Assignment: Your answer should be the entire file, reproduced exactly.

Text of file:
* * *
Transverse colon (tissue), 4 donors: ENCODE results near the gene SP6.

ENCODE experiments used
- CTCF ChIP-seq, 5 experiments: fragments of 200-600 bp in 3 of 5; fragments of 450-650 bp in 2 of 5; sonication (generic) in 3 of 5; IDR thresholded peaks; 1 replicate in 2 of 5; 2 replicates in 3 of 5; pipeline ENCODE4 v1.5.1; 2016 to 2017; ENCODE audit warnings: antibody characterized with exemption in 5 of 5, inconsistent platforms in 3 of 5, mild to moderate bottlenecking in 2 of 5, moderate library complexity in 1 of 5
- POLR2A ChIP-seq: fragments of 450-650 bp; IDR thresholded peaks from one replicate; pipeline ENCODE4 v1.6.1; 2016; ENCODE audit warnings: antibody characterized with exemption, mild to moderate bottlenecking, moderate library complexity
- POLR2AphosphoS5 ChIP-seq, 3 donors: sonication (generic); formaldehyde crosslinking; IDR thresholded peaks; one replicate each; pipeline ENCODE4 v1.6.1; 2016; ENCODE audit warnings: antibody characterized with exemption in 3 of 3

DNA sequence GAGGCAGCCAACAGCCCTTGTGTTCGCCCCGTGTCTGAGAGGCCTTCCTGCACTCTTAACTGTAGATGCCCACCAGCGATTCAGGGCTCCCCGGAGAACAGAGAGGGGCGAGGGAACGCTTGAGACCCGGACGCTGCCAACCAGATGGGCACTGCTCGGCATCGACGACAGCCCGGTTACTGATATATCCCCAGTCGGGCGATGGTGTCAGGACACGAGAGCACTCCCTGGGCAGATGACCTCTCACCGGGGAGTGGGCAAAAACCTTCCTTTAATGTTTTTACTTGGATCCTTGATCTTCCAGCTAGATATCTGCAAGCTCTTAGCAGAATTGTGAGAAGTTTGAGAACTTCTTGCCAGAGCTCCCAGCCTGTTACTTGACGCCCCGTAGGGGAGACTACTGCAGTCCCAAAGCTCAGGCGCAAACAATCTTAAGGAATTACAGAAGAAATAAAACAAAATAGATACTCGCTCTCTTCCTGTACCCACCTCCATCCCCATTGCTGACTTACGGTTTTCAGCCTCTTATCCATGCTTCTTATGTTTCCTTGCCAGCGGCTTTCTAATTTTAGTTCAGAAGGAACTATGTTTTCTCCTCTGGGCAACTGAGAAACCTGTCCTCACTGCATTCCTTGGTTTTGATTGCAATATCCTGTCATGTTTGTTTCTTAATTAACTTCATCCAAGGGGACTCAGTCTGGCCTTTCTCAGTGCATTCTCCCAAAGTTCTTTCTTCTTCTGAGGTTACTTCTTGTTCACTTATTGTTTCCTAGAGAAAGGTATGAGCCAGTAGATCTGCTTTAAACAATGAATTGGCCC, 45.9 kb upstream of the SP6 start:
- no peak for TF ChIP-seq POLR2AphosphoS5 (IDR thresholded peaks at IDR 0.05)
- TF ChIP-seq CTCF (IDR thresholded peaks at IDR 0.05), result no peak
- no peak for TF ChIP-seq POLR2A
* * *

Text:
Transverse colon (tissue), 4 donors: ENCODE results near the gene SP6.

ENCODE experiments used
- CTCF ChIP-seq, 5 experiments: fragments of 200-600 bp in 3 of 5; fragments of 450-650 bp in 2 of 5; sonication (generic) in 3 of 5; IDR thresholded peaks; 1 replicate in 2 of 5; 2 replicates in 3 of 5; pipeline ENCODE4 v1.5.1; 2016 to 2017; ENCODE audit warnings: antibody characterized with exemption in 5 of 5, inconsistent platforms in 3 of 5, mild to moderate bottlenecking in 2 of 5, moderate library complexity in 1 of 5
- POLR2A ChIP-seq: fragments of 450-650 bp; IDR thresholded peaks from one replicate; pipeline ENCODE4 v1.6.1; 2016; ENCODE audit warnings: antibody characterized with exemption, mild to moderate bottlenecking, moderate library complexity
- POLR2AphosphoS5 ChIP-seq, 3 donors: sonication (generic); formaldehyde crosslinking; IDR thresholded peaks; one replicate each; pipeline ENCODE4 v1.6.1; 2016; ENCODE audit warnings: antibody characterized with exemption in 3 of 3

DNA sequence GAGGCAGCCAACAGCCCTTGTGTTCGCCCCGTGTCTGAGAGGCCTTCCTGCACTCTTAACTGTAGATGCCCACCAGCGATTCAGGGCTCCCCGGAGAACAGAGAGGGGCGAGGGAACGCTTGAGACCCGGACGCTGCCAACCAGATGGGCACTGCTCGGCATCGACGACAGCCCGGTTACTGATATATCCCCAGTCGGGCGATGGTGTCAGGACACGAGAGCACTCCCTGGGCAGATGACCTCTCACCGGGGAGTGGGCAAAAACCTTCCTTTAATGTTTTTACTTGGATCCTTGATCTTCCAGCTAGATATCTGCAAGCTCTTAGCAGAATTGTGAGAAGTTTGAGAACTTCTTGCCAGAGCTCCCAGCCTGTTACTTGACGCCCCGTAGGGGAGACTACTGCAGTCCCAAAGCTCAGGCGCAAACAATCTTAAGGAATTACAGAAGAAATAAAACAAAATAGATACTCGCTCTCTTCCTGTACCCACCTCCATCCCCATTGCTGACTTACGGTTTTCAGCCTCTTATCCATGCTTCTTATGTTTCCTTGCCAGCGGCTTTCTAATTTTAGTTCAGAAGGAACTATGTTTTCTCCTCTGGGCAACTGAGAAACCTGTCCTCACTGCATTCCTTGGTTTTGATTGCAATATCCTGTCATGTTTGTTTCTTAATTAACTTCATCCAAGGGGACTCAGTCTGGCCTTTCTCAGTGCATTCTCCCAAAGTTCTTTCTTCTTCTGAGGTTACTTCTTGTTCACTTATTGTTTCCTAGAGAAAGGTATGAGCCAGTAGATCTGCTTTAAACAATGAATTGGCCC, 45.9 kb upstream of the SP6 start:
- no peak for TF ChIP-seq POLR2AphosphoS5 (IDR thresholded peaks at IDR 0.05)
- TF ChIP-seq CTCF (IDR thresholded peaks at IDR 0.05), result no peak
- no peak for TF ChIP-seq POLR2A